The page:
Black student activists outline demands to address racial inequity in School of Education
Administrators at the School of Education and Information Studies pledged more support and resources for Black students in response to a January student petition. (Noah Danesh/Daily Bruin)
By Liv Stokes
April 9, 2021 12:01 p.m.
This post was updated April 10 at 10:48 a.m.
Administrators from a UCLA school met with Black student activists and are planning to increase funding and create new positions at the school to promote diversity in response to a student petition from January.
SEIS Black Bruins sent the School of Education and Information Studies administrators the petition in January that said SEIS did not do enough to create safe spaces for Black students and voiced concerns about the lack of Black faculty and students at the school. More than 250 students, faculty and alumni from UCLA and other universities signed the petition.
The petition asked the school to hire four new Black tenure-track faculty members by 2023 and create a 10-year recruitment plan to increase the number of Black students at SEIS. The petition also asked the school to establish a $20,000 internal endowment for Black graduate students conducting research and create mandatory coursework and training sessions on anti-Blackness.
John McDonald, a SEIS spokesperson, said in an emailed statement that the administration met with students and will develop a strategic effort to recruit, fund and retain more Black students and will create a dashboard with data on the outcomes of SEIS students. McDonald added that the administration will provide $60,000 in new funding over three years for research on Black youth.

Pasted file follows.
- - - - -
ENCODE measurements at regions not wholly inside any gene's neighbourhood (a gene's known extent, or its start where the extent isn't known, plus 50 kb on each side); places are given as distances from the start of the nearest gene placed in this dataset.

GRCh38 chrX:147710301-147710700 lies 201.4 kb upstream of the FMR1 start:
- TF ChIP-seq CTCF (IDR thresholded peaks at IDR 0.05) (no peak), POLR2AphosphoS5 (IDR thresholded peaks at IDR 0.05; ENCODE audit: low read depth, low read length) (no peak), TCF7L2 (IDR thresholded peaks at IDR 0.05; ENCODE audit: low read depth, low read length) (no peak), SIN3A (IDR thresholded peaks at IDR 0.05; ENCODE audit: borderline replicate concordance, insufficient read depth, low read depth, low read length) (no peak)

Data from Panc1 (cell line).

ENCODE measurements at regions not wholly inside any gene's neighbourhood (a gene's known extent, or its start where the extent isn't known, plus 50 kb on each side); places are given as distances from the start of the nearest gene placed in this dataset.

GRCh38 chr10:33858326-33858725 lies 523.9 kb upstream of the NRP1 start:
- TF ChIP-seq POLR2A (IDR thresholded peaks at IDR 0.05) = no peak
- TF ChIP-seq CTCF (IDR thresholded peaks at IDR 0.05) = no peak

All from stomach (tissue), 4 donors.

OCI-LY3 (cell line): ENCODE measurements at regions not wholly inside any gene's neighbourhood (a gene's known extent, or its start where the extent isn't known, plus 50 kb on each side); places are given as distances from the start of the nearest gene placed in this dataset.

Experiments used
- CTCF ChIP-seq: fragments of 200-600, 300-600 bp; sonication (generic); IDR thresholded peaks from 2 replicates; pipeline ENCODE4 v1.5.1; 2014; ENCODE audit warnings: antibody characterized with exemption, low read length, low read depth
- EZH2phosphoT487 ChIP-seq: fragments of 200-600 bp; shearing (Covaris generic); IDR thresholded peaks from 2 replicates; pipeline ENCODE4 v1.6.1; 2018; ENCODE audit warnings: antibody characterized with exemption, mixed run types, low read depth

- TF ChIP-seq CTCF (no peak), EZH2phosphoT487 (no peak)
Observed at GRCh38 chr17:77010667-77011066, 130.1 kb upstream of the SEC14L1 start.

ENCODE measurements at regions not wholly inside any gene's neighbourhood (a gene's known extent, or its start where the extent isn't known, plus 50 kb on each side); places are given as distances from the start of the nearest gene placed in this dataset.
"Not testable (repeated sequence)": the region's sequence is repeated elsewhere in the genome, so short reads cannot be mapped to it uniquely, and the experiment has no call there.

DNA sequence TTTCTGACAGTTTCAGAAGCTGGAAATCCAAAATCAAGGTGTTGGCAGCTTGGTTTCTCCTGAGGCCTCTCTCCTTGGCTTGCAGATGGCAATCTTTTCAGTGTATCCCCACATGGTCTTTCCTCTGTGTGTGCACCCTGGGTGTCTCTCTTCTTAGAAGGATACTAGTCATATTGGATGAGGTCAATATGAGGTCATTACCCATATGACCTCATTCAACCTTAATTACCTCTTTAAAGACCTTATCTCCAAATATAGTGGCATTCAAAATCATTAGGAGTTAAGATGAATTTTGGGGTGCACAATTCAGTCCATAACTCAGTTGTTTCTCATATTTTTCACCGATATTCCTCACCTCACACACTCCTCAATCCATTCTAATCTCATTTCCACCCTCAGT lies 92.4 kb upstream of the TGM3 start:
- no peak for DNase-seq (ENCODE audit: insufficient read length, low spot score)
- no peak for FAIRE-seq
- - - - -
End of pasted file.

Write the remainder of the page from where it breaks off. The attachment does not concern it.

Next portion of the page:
The petition said SEIS did not do enough to create safe spaces for Black students and voiced concerns about the lack of Black faculty and students at the school. The petition also criticized the absence of accessible data on the outcomes of Black students at SEIS, lack of funding toward research on Black youth and minimal coursework on anti-Black racism in education.
Students and faculty asked the school to hire a Black student affairs officer and two program representatives to establish and maintain Black affinity groups and an alumni network at SEIS.
Around 11% of the 654 students in masters and doctoral programs at SEIS are Black as of fall 2020, McDonald said. Nine of the 57 tenure-track faculty members are Black, he added.
SEIS will work with representatives from the Black Bruins to hire an assistant dean of equity, diversity and inclusion, a new position at the school, McDonald said. He added that the school will host an annual workshop with graduate students to address racism and an annual data summit to examine the status of Black affairs.
Administrators requested six to eight weeks to plan how to fulfill the demands of Black Bruins, said a representative from Black Bruins who asked to remain anonymous because they did not want their organization to be seen as having a leader.
In the meantime, SEIS asked Black Bruins to help the school improve its diversity and provided $1,000 stipends to three Black Bruins representatives to collaborate on the response, the representative said.
The representative said payments to the representative were important in negotiations and added that the school is currently coming up with ways to finance representatives to the school in the long term.
“We did an hourly audit, and Black Bruins last quarter spent over 400 hours organizing,” the representative said. “So (the stipend) was something that we were really adamant about.”
Sandra Graham, a human development and psychology professor who signed the petition, said SEIS should increase the number of Black faculty within the school.
“If there’s not enough Black faculty, you have difficulty finding your niche, fitting in, feeling safe that there’s somebody who understands you and your intellectual focus to talk to and to mentor you,” Graham said. “So the efforts to hire more Black faculty in the school are going to be very important.”
Graham said the school needs to actively improve its curriculums and diversify its staff to remove anti-Blackness and racism from the school.
“It’s not that microaggressions will go away if you have more Black students and more Black faculty,” Graham said. “But at least you have a safe space to go and talk about them.”